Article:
Eric Donnenfeld, MD: Well, I think that ODs who are dedicated to dry eye, like my colleagues here tonight, can manage most dry eye disease fairly effectively. I think the time that a referral might be indicated is when you have actual ulceration or breakdown of the ocular surface, when you have a loss of visual acuity, when you start seeing neovascularization coming into the visual axis due to chronic ocular surface disease, where it’s good to get a second opinion and to think of other therapies that might be needed. Patients who have had previous corneal transplants have greater risk of dry eye disease, and there are many syndromes that are associated with dry eye disease, that I think it’s good for optometry and ophthalmology to work together. But for the great variety of mild to moderate dry eye, I think this is something that optometry does a great job of managing better, and in some ways, they manage them better than ophthalmology does.

Marguerite McDonald, MD: Thank you, Eric. Crystal, what do ODs want from MDs?

Crystal Brimer, OD, FAAO: I personally want open communication and support, and I want validation to the patient. I have to give a shout out, I’m so thankful for the ophthalmologists we have in our town. Five of my biggest referral sources are ophthalmologists, and it’s just what you said, Eric, they can do it. But I’ve got more equipment, and they don’t want to do it. There are other things they want to spend their time on. But I’m so proud of them and appreciative because they realize that someone has to do more, and the reality is I’m not that patient’s primary OD. Someone else is. Yet they’re still sending to me, and it’s mainly out of the trust that I’m not going to take advantage of that. I’m not going to try to steal that patient from the original OD who sent them to the ophthalmologist. We have such a great system of open communication. I’m going to do my thing, I’m going to treat the dry eye, do it aggressively, and I’m going to make sure they’re going back to that original optometrist. I do that out of respect for the optometrist, but also the ophthalmologist who sent them to me, because if I didn’t do that, that would ruin everything. I’m very adamant about that.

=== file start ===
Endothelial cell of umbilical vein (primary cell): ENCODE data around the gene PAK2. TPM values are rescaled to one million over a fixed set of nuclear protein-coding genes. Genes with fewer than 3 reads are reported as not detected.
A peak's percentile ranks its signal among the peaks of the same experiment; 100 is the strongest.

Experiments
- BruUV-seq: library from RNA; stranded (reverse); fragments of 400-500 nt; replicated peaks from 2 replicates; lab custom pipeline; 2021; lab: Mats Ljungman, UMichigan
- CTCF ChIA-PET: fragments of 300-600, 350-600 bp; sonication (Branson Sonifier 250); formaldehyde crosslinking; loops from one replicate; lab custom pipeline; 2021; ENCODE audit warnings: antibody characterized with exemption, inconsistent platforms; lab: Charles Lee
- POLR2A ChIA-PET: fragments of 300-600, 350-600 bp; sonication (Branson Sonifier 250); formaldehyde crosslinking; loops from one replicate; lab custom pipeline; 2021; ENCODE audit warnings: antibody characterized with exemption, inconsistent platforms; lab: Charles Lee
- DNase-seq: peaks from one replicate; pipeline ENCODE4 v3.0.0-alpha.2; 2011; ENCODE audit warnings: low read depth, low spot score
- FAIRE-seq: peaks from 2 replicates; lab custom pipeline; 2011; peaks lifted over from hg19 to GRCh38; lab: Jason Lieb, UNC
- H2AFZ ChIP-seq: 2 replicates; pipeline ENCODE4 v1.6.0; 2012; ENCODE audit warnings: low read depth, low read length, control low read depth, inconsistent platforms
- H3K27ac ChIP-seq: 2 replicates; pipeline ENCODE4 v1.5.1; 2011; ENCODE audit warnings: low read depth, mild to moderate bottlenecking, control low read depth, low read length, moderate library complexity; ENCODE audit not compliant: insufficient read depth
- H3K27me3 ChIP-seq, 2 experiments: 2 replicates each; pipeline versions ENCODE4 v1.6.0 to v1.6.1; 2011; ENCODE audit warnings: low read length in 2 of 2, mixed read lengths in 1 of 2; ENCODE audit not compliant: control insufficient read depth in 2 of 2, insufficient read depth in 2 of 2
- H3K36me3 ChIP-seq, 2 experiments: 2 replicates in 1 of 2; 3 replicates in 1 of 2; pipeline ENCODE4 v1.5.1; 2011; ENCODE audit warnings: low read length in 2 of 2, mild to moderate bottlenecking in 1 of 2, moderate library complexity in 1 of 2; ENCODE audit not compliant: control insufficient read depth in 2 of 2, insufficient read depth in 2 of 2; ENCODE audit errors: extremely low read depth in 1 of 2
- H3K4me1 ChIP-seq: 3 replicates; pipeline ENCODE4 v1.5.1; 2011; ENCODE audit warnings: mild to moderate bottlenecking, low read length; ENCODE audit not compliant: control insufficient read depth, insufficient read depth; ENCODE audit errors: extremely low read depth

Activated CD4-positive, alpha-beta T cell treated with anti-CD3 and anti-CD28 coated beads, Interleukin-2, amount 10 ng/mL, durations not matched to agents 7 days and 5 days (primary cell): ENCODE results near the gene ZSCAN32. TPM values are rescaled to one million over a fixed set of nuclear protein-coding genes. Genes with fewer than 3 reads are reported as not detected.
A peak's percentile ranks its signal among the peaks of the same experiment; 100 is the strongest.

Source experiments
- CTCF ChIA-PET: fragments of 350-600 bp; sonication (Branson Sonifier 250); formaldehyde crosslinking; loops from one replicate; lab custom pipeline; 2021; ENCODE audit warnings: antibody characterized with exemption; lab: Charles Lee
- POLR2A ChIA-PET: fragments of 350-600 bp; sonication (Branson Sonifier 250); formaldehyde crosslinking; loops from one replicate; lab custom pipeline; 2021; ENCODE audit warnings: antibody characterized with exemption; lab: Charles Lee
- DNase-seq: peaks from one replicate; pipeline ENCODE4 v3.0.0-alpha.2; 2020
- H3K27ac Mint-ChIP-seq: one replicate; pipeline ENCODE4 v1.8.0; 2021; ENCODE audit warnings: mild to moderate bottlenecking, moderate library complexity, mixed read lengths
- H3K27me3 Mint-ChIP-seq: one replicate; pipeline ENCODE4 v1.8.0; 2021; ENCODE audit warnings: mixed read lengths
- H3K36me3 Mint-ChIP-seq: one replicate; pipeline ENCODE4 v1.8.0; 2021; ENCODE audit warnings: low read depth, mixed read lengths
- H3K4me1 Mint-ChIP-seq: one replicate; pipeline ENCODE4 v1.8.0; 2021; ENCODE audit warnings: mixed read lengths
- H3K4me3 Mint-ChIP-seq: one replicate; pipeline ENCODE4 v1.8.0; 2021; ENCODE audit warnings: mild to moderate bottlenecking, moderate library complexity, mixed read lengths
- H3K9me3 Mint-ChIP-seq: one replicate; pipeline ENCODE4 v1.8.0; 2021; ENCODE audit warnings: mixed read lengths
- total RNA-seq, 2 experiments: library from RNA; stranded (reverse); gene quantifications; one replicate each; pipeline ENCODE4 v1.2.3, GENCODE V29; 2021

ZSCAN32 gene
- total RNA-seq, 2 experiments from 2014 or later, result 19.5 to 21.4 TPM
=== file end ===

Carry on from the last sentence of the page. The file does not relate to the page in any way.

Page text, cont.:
I think one thing I really appreciate is when it comes to cataract surgery, they recognize, alright, they need more dry eye treatment, and then it’s a little bit hands off, “just send them back to me when they’re ready.” Or if there’s a need to cancel a cataract surgery because the cornea is not ready, there are no questions asked, there are no issues. It’s a complete trust of each other of saying, “OK, we’ve got the patient’s best interest at heart, and we’re going to do whatever it takes to get them there as quickly as possible, but with the best outcome as possible.”

Marguerite McDonald, MD, Eric Donnenfeld, MD, Tracy Swartz, OD, MS, FAAO, and Crystal Brimer, OD, FAAO, discuss a number of topics pertaining to dry eye, including the diagnosis and clinical manifestations, traditional, treatment options, and the potential new agents in the horizon.